Yet the tendency to assert blame on others, invoking racial and xenophobic slurs, has once again emerged. The denial of susceptibility rages even as proof of the contagion mushrooms exponentially. The allocation and the hoarding of medical resources recapitulate ideas of special privileging. Our democratic society is back-sliding, falling prey to eons-old fears framing one against the other.

The major preventative, physical isolation, also creates social isolation. But this preventive measure feels like an ancient enslavement, an imprisonment. But it is an act we must follow, as the Passover story reminds us, in order to find deliverance. And we must do it generously and faithfully.

We will prevail. Only save ourselves from the worst.

 

 

Your Brain on Social Isolation

murray schane state of mind

Social isolation is human despair. We evolved down from primates who were all blessed and sometimes cursed with group membership. Simply put: no (hu)man is an island.

The strangest, and some ways most disturbing, example of social isolation I ever experienced was as a senior officer on a Coast Guard ship were I was sent for a very brief tour. It was during the Vietnam war and I was serving in the Public Health Service. A requirement of that service was to do a 3-week junket providing medical coverage for a small sector, in the North Atlantic —the Sea of Labrador—as part of America’s commitment to NATO.

“Now as the coronavirus is forcing unprecedented isolation and physical as well as social distance many of us will suffer its potentially debilitating effects.”

This was not a case of physical distancing but true social distancing. As Lieutenant-Commander I was second in rank, the first being the ship captain. Tradition requires that he live and dine alone in his cabin. From the moment the ship sailed out of Governor’s Island, NY, I was perpetually seasick. But I had to show up at the head of table at every meal as officers are served in order of rank and I had to be present so everyone else could be fed. At least that is how it was explained to me.

The overwhelming feeling of isolation was probably partly my own fault. I tend to be shy and diffident. In the company of those mostly younger officers committed to a life of service at sea whose talk was mostly about experiences and interests that I did not share, And I missed my family, my home, my life that seemed far and foreign on that little cutter ship. I felt utterly alone. And virtually and actually at sea. Being seasick added a physical sense of detachment and inwardness.

Now as the coronavirus is forcing unprecedented isolation and physical as well as social distance many of us will suffer its potentially debilitating effects. While these may seem merely psychological, there is scientific evidence that such distancing from almost all face-to-face forms of usual and customary engagement can involve significant biologic changes.

Science, the craft that people have forged always collectively, now is demonstrating that isolation disturbs brain function and radiates to affect the health of the whole body. Indeed, isolation can be its own form of trauma.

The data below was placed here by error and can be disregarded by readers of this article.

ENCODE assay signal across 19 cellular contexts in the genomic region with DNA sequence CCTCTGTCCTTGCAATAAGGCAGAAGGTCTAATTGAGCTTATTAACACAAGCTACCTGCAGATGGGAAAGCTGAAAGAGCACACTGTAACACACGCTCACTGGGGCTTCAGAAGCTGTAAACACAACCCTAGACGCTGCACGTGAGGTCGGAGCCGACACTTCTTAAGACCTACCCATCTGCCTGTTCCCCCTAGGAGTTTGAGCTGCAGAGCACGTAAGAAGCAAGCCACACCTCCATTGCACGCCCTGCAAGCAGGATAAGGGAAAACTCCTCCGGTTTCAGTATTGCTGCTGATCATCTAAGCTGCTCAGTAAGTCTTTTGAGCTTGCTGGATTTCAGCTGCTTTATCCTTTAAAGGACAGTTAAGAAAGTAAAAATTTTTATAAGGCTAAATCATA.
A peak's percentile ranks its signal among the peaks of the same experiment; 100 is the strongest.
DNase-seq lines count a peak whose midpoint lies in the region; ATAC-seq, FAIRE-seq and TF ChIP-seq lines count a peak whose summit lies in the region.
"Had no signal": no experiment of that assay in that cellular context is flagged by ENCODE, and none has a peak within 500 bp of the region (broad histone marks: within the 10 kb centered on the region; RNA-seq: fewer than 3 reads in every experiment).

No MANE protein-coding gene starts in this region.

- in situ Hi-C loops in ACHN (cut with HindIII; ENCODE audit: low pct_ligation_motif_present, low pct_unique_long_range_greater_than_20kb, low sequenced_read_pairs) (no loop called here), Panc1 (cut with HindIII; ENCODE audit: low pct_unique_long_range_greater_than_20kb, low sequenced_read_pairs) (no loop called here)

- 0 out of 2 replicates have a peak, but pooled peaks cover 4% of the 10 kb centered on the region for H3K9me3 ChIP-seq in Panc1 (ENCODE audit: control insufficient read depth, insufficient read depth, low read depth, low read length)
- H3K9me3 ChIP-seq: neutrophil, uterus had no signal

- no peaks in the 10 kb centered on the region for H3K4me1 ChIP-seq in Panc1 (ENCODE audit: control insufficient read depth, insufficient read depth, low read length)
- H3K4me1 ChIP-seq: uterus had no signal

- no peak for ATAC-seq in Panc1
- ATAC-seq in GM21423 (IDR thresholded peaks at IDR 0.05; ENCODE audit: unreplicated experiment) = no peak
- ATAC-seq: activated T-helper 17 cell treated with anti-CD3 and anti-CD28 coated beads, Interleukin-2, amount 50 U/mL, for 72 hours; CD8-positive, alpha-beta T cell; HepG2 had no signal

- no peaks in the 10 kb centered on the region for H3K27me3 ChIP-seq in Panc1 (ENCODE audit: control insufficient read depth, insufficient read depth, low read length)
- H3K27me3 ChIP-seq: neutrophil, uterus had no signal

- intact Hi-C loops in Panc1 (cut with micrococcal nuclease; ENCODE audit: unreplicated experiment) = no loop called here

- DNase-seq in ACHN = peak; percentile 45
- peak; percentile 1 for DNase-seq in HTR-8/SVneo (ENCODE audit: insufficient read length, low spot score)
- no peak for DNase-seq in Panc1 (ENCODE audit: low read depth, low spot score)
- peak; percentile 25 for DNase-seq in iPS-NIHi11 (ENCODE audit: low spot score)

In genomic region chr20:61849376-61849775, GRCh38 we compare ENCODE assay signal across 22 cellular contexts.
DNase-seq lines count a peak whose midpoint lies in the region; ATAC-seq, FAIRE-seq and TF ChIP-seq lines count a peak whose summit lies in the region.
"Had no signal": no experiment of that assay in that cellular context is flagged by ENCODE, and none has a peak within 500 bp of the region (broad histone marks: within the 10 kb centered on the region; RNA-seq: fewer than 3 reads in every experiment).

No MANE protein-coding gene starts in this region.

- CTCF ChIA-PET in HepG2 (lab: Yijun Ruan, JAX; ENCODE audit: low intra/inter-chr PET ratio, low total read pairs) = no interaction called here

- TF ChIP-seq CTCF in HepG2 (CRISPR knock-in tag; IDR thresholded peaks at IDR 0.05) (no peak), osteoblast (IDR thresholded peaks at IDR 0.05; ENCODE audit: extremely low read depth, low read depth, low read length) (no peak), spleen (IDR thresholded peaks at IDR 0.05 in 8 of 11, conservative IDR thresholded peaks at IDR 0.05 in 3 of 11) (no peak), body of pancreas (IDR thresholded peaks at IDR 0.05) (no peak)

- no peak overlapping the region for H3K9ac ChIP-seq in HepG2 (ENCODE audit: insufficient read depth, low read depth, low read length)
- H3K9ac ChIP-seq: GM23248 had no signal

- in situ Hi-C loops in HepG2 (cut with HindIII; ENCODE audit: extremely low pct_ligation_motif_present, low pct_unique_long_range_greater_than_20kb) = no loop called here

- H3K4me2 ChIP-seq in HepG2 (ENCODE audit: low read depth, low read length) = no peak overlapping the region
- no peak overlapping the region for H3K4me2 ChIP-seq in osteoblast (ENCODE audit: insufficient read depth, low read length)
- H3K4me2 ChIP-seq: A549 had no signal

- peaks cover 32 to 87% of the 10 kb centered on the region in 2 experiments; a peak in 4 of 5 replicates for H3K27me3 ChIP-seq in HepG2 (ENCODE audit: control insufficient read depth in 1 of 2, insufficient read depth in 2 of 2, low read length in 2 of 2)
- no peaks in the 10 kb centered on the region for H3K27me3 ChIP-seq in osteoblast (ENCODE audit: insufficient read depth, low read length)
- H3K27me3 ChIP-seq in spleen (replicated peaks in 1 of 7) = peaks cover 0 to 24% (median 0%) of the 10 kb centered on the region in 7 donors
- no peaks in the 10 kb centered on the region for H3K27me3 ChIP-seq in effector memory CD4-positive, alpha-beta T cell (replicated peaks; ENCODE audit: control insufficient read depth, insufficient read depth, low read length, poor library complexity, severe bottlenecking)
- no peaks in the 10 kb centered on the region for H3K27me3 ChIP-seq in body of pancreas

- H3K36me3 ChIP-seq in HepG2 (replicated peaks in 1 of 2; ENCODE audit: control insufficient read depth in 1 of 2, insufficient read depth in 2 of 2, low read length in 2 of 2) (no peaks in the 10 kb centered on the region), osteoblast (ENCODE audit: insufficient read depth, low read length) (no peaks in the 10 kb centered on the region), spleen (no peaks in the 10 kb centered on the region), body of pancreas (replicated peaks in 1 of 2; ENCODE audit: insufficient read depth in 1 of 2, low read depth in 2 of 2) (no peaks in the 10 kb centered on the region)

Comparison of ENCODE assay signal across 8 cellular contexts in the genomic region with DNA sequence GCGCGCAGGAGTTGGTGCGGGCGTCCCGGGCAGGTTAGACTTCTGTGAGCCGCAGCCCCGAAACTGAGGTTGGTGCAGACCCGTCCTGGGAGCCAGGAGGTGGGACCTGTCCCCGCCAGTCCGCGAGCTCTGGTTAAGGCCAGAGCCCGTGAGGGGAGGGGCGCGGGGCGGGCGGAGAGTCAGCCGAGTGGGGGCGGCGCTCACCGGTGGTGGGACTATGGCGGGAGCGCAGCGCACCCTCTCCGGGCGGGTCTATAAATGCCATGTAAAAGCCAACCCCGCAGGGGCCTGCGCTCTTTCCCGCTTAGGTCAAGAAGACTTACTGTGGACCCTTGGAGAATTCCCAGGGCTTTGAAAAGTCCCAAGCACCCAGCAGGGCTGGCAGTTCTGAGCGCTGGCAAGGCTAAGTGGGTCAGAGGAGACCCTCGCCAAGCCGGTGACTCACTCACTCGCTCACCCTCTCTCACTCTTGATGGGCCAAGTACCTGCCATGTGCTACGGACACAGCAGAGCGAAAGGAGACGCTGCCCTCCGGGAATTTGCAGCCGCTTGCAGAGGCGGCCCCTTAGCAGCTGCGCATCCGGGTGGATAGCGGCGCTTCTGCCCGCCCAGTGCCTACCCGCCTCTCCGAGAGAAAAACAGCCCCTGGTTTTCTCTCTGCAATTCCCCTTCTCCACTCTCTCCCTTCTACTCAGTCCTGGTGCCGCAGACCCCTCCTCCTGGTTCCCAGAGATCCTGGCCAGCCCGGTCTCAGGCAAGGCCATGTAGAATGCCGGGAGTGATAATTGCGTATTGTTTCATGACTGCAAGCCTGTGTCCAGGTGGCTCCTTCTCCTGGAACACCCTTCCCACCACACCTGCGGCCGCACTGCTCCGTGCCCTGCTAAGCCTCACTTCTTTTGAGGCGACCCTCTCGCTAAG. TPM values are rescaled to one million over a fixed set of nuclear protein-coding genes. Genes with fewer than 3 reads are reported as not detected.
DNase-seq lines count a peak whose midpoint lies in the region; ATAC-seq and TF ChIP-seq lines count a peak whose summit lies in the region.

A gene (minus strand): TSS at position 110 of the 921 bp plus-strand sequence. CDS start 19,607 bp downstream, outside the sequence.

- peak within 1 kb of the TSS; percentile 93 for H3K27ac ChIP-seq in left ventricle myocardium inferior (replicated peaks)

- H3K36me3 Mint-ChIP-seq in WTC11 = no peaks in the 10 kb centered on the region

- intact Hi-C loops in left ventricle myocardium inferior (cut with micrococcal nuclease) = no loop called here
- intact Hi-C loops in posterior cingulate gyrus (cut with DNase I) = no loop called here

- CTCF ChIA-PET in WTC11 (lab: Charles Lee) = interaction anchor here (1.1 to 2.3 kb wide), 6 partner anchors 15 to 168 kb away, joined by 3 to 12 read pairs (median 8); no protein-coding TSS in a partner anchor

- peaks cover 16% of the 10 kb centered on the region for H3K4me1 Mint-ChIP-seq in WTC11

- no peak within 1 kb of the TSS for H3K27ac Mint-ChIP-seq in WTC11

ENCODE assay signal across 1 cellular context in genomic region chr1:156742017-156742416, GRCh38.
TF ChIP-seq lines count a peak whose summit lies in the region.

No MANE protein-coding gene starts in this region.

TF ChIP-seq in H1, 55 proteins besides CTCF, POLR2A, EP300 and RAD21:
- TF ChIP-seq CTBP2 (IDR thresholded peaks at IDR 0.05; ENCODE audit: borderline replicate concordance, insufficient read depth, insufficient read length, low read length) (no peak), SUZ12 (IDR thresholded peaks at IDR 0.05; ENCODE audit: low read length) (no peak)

Humans, born to the longest period of abject dependency of any species and dependent on conspecifics across the lifespan to survive and prosper, do not fare well, either, whether they live solitary lives or they simply perceive they live in relative isolation.” Perceived social isolation is called loneliness….[It] is a risk factor for, and may contribute to, poorer overall cognitive performance, faster cognitive decline, poorer executive functioning, more negativity and depressive cognition, heightened sensitivity to social threats, a confirmatory bias in social cognition that is self-protective and paradoxically self-defeating, heightened anthropomorphism, and contagion that threatens social cohesion. These differences in attention and cognition impact emotions, decisions, behaviors, and interpersonal interactions that may contribute to the association between loneliness and cognitive decline and between loneliness and morbidity more generally.”

While the perception of isolation begins in the brain and spreads within it to compromise mood and cognition, its effects also extend to the endocrine and cardiovascular systems through downward connections from the brain. General inflammatory processes are also set up and reflect back on brain function. Ultimately even micro brain structures are altered.

As the coronavirus crisis continues we can expect these potentially devastating effects to begin to appear, worse in those who mental conditions that can be exacerbated by isolation. And that group is very widely and commonly distributed: from people with major psychiatric illnesses to those with depression, anxiety, trauma histories and even PTSD, ADHD, autism, and dementia. One group, male survivors of sexual abuse, is among the potentially vulnerable and, as I include myself among them, I have posted a blog on the MaleSurvivor.org site. So, almost everyone will be affected to some degree by a prolonged state of social isolation. Add to this the lack of adequate or sufficient medical care, as well as economic hardship, and the disaster will expand even further.

This is a time when mutual support will become critical, now, fortunately, more available than in the past through internet connectivity. We must lean on one another and we also would benefit from support from authorities we humans have always relied on—our societal leaders. One of the greatest failures of our current national leadership is our president who seems innately incapable of broadly experienced empathy. Truth leavened with compassion and understanding is the best medicine in any crisis.